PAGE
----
Going back and forth, on the fly, between peristaltic and venturi pumps with this system is quite revolutionary, and I was able to adapt to a nice change in my technique. I was also impressed with the device's vitrectomy power and rate. The ability to make a complete, quick cut and to thoroughly clean up cortex has saved me in difficult situations, like an unexpected traumatic cataract and a very mature cataract in an elderly African immigrant. With these traits, plus transversal phacoemulsification, the Signature offers a variety of features that provide much of what I want in a single machine. The incision size with this device, however, currently is the largest of the three machines. Therefore, it requires a keratome that precisely matches the tip to create the best fluidics this machine can offer for proper chamber stability.

No. 3. All Surgeons Might Not Want the Same Qualities

The differences in cutting motion, fluidics, pump style, and incision size among these systems must be weighed against the demands of the surgeon's technique.

I favor phaco chop. I like to move fast but with safety and a stable chamber. I chop the nucleus down the middle, then turn it 180° and chop it again to create four quadrants. With this technique, if I can achieve a complete separation of the quadrants (I believe surgeons will be doing this with a femtosecond laser in the future), a vacuum-style pump can easily pull the pieces to the phaco tip with very little movement of the tip inside the eye. Because one does not need to gain occlusion of the phaco tip to build vacuum with venturi, there is no need to fish around for fragments to achieve the holding force necessary to pull them into the tip.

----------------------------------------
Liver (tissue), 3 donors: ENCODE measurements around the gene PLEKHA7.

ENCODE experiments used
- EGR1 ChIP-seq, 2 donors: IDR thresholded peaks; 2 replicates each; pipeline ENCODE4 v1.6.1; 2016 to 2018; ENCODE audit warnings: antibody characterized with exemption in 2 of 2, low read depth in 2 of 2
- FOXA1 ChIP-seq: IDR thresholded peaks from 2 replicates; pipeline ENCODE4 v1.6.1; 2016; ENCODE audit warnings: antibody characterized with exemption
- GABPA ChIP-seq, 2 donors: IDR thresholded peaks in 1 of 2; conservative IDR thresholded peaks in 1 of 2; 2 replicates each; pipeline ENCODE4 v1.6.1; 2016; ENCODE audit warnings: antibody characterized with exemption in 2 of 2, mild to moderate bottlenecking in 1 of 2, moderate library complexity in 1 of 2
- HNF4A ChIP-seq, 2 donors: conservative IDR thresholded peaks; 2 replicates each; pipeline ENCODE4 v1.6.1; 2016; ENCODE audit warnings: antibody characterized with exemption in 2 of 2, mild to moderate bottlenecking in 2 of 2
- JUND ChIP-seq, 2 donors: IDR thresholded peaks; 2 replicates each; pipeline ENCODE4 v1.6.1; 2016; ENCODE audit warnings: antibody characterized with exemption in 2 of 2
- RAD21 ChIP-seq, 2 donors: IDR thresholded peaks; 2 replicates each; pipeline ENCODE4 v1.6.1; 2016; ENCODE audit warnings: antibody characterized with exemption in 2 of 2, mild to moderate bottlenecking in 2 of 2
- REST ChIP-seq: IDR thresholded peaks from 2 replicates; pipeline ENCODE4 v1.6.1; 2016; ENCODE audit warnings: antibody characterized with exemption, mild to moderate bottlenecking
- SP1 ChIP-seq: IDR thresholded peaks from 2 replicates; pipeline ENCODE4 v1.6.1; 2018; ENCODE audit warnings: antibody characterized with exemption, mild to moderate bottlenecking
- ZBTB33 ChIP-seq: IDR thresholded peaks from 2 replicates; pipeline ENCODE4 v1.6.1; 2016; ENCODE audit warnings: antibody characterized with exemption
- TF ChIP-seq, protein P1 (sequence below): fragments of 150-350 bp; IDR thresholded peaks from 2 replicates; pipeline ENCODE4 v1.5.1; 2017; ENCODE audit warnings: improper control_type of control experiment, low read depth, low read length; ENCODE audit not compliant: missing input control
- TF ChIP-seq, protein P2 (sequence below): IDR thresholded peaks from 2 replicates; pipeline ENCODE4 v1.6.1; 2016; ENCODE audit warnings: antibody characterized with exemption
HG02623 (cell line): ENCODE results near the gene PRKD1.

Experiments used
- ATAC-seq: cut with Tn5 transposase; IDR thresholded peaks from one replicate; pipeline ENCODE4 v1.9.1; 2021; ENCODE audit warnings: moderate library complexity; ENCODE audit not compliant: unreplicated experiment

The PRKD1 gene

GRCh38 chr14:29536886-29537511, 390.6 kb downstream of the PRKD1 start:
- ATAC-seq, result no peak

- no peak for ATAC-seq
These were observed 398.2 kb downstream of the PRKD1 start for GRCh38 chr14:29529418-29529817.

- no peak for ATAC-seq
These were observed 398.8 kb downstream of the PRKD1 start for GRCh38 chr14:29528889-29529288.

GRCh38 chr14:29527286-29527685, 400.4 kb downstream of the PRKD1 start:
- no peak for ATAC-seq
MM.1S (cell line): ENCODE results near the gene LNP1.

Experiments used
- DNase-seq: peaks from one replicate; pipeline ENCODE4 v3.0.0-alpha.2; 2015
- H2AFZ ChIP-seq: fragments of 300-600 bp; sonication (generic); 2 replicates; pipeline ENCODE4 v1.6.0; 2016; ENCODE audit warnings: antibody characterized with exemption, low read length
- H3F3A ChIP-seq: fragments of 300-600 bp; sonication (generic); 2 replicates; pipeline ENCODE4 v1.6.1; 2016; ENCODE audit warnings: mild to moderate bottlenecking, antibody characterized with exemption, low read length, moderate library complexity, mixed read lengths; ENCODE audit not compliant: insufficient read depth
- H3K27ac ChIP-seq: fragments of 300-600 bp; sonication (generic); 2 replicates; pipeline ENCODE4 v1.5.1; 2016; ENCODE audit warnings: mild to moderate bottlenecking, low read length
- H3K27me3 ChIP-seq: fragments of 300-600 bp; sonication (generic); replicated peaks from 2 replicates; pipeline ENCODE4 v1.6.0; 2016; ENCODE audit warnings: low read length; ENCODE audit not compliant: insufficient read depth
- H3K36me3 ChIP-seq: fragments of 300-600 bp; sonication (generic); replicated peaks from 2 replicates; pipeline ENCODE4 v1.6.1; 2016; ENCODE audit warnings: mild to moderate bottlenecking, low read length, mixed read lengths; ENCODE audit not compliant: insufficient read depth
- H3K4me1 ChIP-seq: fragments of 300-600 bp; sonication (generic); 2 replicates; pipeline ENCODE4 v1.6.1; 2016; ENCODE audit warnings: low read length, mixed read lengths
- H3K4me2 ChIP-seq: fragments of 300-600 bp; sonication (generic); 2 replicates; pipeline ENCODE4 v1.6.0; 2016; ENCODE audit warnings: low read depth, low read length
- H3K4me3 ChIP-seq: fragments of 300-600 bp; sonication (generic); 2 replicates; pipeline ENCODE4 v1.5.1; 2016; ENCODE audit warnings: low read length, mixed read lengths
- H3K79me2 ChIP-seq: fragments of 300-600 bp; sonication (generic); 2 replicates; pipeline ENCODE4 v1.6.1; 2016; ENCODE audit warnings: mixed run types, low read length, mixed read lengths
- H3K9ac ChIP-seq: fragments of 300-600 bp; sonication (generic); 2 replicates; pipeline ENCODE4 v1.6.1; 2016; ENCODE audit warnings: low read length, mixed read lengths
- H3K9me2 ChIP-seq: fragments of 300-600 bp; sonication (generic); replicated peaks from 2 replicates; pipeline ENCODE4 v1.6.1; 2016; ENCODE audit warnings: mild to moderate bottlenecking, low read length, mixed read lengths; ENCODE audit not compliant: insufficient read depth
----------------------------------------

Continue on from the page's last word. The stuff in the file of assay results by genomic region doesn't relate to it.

This has the potential to make phacoemulsification proceed very quickly and eliminate the extra manipulation, occlusion, chamber bounce, and trauma to the zonules that can happen when the fragments have to be pulled and chased. The benefit of using a lower vacuum setting during this part of the case is that there is less risk of postocclusion surge in a more stable chamber without the constant changes in pressure inherent in a traditional peristaltic/scroll pump-based system. For these reasons, a venturi-style system is very appealing to me. Always be aware, however, of the potential to lose small lens fragments with torsional or transversal phacoemulsification.

No. 4. Ask more of yourself

Testing phaco systems has proven to be a useful exercise, apart from facilitating my purchasing decision. The attention I focused on comparing chamber stability with each device, for example, demonstrated to me that I often had more microsurges than I wanted with my old system (and with two of the new systems). I gained a better understanding of fluidics. When the chamber was not perfectly stable, my staff and I would adjust the settings to create the safest possible operating environment instead of just accepting the status quo. A critical lesson from “phaco dating” was that the technology can be pushed further than what I thought. Surgeons can get more from the device and from themselves if they take the time to refine their settings and their technique.


Cataract surgeons can choose from three very good phaco systems. All are ergonomically sound and easy to use, with intuitive interfaces. All of them offer significant advances over previous generations of the technology. I encourage surgeons to explore the very real differences between the units in a deliberate, hands-on fashion to find the system that is best suited to their surgical style.

Sheri Rowen, MD, is an assistant clinical professor of ophthalmology at the University of Maryland and the founder and medical director of the Eye & Cosmetic Surgery Center at Mercy Medical Center and the Rowen Laser Vision & Cosmetic Center in Baltimore. She acknowledged no financial interest in the products or companies mentioned herein. Dr. Rowen may be reached at (410) 332-9500 or (410) 821-5333; srowen10@gmail.com.